Did you know that Saint Brigid of Ireland is highly regarded and revered in Portugal?
In the village of Lumiar, about six miles from Lisbon, and in the parish church of St. John the Baptist, is a chapel, dedicated to Ireland’s beloved Saint Brigid. Here a relic of the saint, her actual skull, has been preserved and revered for centuries.
And so, on her feast day today, February 1st, let’s explore the links between Saint Brigid and Lisbon, Portugal.
St Brigid – Her Final Resting Place:
St. Brigid of Kildare (c.452 – 525) died in the convent she had founded in Kildare in the eastern part of Ireland.
She, with the help of St. Conleth, whom she invited to join her, built a great religious center, including a convent, monastery , school of art and metal work.
After her death her remains were protected and venerated in an ornate altar in the monastery church along with the remains of St Conleth.
A monk named Cogitosus, writing an account of St Brigid’s life around the year 650 AD, described this altar as being “adorned with a refined profusion of gold, silver, gems and precious stones, with gold and silver chandeliers hanging from above and different images presenting a variety of carvings and colors”.
Burial Place of Saints Brigid and Patrick in Downpatrick, County Down
Her remains are said to have been moved to Downpatrick, Co Down in the year 835 AD for fear of the Danish Vikings, who were plundering Irish towns and monasteries.
Indeed, the following year the Danes attacked Kildare and stole the jeweled shrines of St Brigid and St Conleth.
Downpatrick was also at risk of Viking attack so St Brigid’s remains, along with those of St Patrick and St Colmcille were reburied in a place that was kept secret.
By 1185, when St. Malachy was bishop of Down, the site of the three saints’ burial place was unknown.In response to St. Malachy’s prayers a beam of light showed him the place on the floor of a church beneath which he found the saints’ graves.
Pope Urban the third, gave St Malachy permission to move the bodies to Down Cathedral, where they were interred on Jun 9th 1186 AD, on the Feast of St. Columcille.
Sadly, most of the relics of the saints were lost at the time of Henry VIII when he went on he indiscriminately dissolved monasteries all over the British Isles.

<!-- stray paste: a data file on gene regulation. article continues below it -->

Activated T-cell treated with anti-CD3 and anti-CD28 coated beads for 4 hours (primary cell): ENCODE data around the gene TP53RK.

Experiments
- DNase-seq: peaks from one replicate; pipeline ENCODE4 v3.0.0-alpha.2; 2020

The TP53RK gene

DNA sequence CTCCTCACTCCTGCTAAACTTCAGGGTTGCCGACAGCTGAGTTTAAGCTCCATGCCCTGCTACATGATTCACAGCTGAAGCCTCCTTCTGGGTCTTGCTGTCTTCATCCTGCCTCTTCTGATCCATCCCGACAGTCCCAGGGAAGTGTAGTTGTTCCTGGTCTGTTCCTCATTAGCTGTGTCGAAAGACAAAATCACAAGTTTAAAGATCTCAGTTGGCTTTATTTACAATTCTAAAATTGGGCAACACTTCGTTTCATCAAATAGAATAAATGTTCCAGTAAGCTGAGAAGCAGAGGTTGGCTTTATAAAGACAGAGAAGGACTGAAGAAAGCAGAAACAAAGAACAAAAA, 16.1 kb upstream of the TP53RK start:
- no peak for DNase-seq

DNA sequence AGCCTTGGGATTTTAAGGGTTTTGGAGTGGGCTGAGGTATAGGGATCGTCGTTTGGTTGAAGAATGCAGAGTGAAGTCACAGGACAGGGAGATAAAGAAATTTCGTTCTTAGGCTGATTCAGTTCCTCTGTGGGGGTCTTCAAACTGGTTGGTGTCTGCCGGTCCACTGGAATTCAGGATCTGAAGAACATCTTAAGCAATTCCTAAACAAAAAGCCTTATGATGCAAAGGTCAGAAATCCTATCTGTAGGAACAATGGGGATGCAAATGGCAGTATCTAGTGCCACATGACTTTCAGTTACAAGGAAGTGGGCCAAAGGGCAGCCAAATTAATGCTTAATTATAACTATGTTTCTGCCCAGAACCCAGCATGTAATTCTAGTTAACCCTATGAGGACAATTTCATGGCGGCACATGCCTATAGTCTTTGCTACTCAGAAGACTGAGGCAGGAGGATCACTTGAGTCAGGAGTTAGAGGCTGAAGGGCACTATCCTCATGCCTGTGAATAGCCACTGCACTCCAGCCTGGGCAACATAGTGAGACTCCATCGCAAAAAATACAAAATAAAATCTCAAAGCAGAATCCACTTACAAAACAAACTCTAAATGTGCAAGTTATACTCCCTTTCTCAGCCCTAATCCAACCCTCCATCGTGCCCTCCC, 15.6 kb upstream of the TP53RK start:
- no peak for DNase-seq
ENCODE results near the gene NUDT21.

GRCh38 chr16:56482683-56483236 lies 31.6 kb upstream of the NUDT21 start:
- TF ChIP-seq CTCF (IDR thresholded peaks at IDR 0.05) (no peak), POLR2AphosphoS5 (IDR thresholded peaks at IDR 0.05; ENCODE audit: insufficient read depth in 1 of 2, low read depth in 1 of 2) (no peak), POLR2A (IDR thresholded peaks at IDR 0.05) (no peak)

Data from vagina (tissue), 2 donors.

St Brigid – The Lisbon Link:
Saint Brigid’s skull was brought to Portugal by three Irish knights in the 13th century.
It’s not known why or how these three Irish knights came to have the skull of St Brigid. And the question as to why they brought it with them on their way to the crusades in 1283 has never been answered.
Legend has it that they fought the Moors in Portugal and this is why her relic is now in the Church of St John, in Lumiar, in the suburbs of Lisbon.
The three faithful knights remained with the Holy Relic for the rest of their days, and when they died they were interred in tombs let into the wall of St. Brigid’s chapel.
An inscription on the outside wall of St John’s church, dated January 1283, tells us that the head of St Brigid rests in the chapel and that the knights are buried there. Here is the translation..
“Here in these three tombs lie interred the three Irish Knights (or gentlemen) who brought the head of the Blessed Saint Bridget, virgin, a native of Ireland, whose relic is in this chapel, for remembrance of which the officials of the board (or confraternity) of the saint, out of their own funds, caused this to be made A.D. 1283.”
Today, many Irish pilgrims to Our Lady’s Shrine in Fatima include a visit to venerate St Brigid at St John’s Church in Lumiar, Lisbon on their way home to Ireland.
A Piece of Saint Brigid’s Relic Returned to Dublin from Portugal:
In 1929 a small portion of St. Brigid’s skull was given back to the people of Ireland by the Cardinal of Lisbon and placed in St Brigid’s Church in Killester, Dublin with the approval of the Archbishop of Dublin and the solemn ceremony of translation occurred on Sunday 27th November 1929.
This is the church where my parents were married and I only recently learned that a relic from our beloved saint rests there.
St Brigid, Saint of the Earth and Farming:
Saint Brigid of Kildare is a patroness of Ireland and also of those who have a care for the earth, for justice and equality, for peace and reconciliation.
In Portugal, on February 1st, she is called upon to bless all farming produce and livestock.
She is said to be the patron saint of cattle and many traditions link her to farming. One legend says that as a baby she was fed by the milk of a white cow with red ears. Other legends say she traveled around the countryside blessing farms, accompanied by her favorite white cow with red ears.
In some parts of Ireland homemade cake or bread and fresh butter are left on a windowsill outside with corn for the cow on her feast day in case she might pass by or as a gift to poor people, honoring St Brigid’s hospitality and charity.
In other areas a piece of cloth or a ribbon was left on the windowsill, near the house door or tied on the door knob to be touched by St Brigid and provide protection for people and animals from illness and pain.
St Brigid’s crosses would be used to bless cows that were ill or increase milk yield. Water from a well dedicated to Brigid would be sprinkled water on fields, livestock and homes.
How wonderful that the tradition of St Brigid as patroness of farming has survived the centuries in Portugal too, where around Lisbon, on her feast day, cattle, crops and vines are blessed.
Beannachtaí na Féile Bríde oraibh go léir!
which translates into English as…
The Blessings of Saint Brigid’s Day Be With You.
Here’s a sound file to help with pronunciation.
Plus a phonetic guide for pronounciation.
Ban-uck-thee na fay-la Bree-da ur-iv guh lay-ur
Thanks for stopping by to learn about Saint Brigid of Ireland.
Slán agus beannacht,
(Goodbye and blessings)
Irish American Mom
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